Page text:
A vehicle pursuit is actually an unlawful flight
United States Supreme Court Justice Anthony Kennedy recently stated that vehicular flight from a law enforcement officer invites, even demands, pursuit
In a recent court decision recognizing that the act of fleeing from an officer is a dangerous felony, Justice Anthony Kennedy stated, “Risk of violence is inherent to vehicle flight. It is well known that when offenders use motor vehicles as their means of escape they create serious potential risks of physical injury to others. Flight from a law enforcement officer invites, even demands, pursuit.”
Truer words were never spoken by a Supreme Court Justice about suspects fleeing to avoid apprehension.
In all my years as a police officer, I have watched department policies and civil litigation pile the blame on officers when pursuits go bad — as if the pursuit was some sort of evil concoction contrived by a bored beat officer. The Honorable Justice Kennedy is absolutely correct, “Flight from a law enforcement officer invites, even demands, pursuit.”
Critically Flawed Solutions
In recent years, legislatures, courts, chiefs, and sheriffs have recognized police pursuits as dangerous. Meaning no disrespect to any of them, as someone who has engaged in more pursuits than I care to count I must quote Homer, “Duh…” (That was Homer Simpson, not the Greek poet).
In addressing the problem most have made the common error that many problem solvers make. They chose to address a symptom of the problem instead of the actual problem. The problem is not that of officers initiating pursuit. In the history of police pursuits no officer has ever initiated any pursuit. Suspects, who are bound by law to yield, initiate flight and officers, whose sworn duty it is to apprehend, follow. That flight “invites, even demands, pursuit.”
A fleeing suspect is much like a deranged man running through the community firing a weapon at random. Officers, recognizing the danger to the community pursue. Some policies order officers to immediately terminate all pursuits placing the safety of the community firmly into the hands of the suspect. I call these the “Don’t Care Policies.” These policies say, “We don’t care why the suspect is fleeing. We are afraid of the liability we may personally incur by allowing officers to follow the natural tendency in every police officer; that is to pursue someone who flees. We will place the public safety of the community into the hands of any unknown person, fleeing for any reason for in turn there will be no liability.”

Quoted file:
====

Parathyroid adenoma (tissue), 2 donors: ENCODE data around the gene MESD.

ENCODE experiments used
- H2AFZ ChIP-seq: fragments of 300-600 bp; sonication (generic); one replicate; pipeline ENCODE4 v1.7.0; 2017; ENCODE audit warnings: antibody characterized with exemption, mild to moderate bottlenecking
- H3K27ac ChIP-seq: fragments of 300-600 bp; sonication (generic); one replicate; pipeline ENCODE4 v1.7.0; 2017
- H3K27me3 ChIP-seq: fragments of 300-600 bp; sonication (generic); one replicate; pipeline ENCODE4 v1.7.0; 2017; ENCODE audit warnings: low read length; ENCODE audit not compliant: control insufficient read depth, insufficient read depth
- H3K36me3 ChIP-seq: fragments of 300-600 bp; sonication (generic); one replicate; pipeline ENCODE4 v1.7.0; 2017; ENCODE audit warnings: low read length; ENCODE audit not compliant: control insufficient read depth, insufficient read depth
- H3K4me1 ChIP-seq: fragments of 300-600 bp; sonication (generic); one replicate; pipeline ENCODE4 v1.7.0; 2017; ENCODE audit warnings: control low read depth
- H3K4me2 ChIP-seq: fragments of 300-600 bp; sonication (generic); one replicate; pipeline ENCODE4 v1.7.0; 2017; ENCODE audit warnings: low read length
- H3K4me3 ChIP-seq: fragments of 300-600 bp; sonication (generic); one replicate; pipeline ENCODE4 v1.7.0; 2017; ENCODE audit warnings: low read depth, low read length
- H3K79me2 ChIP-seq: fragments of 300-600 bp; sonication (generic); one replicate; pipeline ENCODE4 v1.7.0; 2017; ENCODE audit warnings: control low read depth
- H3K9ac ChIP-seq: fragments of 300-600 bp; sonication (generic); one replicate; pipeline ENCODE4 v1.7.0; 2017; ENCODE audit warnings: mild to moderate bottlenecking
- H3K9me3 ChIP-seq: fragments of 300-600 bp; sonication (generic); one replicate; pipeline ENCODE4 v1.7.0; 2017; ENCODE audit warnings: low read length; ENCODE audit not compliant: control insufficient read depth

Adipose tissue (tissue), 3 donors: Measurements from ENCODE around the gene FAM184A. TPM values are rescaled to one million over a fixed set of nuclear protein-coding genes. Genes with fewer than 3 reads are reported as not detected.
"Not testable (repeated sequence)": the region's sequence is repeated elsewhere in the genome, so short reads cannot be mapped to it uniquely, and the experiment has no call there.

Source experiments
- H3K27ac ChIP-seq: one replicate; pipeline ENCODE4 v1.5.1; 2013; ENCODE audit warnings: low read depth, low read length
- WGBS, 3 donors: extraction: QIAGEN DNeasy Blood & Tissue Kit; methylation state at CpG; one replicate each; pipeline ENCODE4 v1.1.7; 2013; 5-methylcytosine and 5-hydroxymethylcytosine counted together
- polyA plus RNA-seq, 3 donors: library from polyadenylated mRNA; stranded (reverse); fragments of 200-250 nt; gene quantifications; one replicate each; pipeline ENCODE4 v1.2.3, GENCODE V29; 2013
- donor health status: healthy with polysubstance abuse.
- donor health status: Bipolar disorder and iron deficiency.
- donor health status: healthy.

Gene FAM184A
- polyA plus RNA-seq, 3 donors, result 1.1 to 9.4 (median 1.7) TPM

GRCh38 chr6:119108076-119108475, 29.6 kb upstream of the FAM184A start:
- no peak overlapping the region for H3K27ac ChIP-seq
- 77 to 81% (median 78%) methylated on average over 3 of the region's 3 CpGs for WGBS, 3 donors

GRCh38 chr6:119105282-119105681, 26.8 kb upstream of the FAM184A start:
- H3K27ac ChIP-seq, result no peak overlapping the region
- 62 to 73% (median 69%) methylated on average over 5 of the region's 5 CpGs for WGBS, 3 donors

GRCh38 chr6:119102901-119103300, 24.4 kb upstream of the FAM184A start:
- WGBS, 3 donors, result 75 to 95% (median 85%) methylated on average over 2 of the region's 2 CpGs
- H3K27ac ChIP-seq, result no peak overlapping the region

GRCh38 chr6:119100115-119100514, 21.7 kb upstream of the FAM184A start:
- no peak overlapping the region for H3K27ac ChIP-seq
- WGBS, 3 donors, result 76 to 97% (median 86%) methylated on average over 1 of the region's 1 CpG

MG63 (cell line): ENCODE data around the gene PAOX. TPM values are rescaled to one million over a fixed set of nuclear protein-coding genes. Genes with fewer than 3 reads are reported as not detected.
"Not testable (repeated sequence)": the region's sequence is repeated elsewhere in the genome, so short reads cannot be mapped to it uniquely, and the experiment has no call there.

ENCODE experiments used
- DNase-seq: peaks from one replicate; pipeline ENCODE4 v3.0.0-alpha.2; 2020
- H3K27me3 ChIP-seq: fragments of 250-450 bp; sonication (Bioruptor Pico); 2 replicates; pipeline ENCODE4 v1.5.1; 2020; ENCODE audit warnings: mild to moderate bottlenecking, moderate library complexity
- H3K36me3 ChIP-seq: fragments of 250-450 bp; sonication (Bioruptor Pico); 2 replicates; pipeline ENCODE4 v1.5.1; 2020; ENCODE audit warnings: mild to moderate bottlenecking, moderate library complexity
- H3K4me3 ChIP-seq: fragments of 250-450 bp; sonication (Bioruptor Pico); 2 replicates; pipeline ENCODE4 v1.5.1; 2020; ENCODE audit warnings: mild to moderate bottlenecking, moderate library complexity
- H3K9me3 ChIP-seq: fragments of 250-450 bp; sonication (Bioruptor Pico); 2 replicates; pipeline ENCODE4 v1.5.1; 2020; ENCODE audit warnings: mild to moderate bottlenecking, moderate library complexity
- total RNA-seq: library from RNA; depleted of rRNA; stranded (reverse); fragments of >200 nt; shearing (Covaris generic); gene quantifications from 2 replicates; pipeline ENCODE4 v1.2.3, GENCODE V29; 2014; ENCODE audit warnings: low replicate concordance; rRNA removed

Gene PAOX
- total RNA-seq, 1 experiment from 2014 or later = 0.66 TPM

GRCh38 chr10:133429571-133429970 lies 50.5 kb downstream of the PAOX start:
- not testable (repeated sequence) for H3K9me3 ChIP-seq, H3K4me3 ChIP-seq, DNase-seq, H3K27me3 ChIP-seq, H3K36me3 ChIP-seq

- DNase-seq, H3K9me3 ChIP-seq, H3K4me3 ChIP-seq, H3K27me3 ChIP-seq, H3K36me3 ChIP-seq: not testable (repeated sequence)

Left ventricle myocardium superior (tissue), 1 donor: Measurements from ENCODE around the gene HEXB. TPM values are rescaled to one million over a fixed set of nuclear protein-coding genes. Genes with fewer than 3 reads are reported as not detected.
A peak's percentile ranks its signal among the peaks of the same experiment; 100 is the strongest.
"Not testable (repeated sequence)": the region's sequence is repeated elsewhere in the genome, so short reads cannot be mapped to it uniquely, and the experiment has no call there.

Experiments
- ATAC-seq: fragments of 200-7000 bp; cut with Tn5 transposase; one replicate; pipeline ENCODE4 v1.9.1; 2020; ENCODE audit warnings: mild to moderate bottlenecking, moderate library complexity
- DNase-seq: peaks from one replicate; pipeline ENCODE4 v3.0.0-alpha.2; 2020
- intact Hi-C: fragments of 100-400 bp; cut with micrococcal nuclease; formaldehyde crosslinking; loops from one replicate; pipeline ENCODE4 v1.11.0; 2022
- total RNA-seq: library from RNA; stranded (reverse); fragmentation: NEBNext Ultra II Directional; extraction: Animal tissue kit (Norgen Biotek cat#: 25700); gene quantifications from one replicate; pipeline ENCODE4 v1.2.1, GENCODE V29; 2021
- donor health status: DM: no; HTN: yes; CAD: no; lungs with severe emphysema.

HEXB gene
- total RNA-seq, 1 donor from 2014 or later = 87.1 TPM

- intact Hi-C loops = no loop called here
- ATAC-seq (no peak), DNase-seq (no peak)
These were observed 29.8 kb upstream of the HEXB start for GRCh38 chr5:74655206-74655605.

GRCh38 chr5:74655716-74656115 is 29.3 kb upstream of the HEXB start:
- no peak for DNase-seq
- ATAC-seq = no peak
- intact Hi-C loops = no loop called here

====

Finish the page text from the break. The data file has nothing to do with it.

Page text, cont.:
Some policies I call the “Due Care Policies.” These allow officers to continue to pursue the deranged suspect as long as they feel he is dangerous enough to warrant pursuit and the officers pursue with “due care.” When the deranged suspect kills someone, or hurts himself, the officer that continued the pursuit is often held civilly — and even at times criminally — liable for the results.
It is absurd that fear of civil litigation has allowed intelligent law enforcement leaders to arrive at such vastly different approaches to pursuits nation-wide. What is even more tragic is that these cases ruin the careers of some of our best officers and bankrupt the communities they serve.
It would behoove Chief’s and Sheriff’s to strike while the iron is hot. Chiefs and Sheriff’s organizations should take their political clout to their state legislators. With the recent decision in hand they should push for legislation making knowingly fleeing an officer a serious felony. They should push for civil and criminal immunity for officers and agencies, who choose to pursue the fleeing suspect. All responsibility for the flight should be legally on the shoulders of the person fleeing. At the very least laws should be penned preventing suspects from financially benefitting from their decision to flee.
In this time of tight budgets, legislators across the nation could save millions of dollars in litigation and simultaneously send a message of support to law enforcement officers. They just need to understand the truth in the words of Justice Kennedy and pass a law granting immunity to officers and their agencies from prosecution and civil litigation in vehicle pursuits.
There has always been a premise that this country that our system would rather see ten guilty men go free than to have one innocent man punished. Yet currently in many of these pursuits that end tragically the innocent officers doing their duty and the innocent people of the community they serve are not only punished, but punished beyond all reason.
There must be a change in the civil and legal paradigm. These dangerous situations are not “law enforcement pursuits,” but “felony flight.” To solve any problem, the problem statement must be correctly formulated. The problem is not that law enforcement pursuits are dangerous. The problem occurs when a suspect refuses to yield as they are legally bound to do, instead chooseing to initiate an unlawful flight.
A flight which “invites, even demands, pursuit.”
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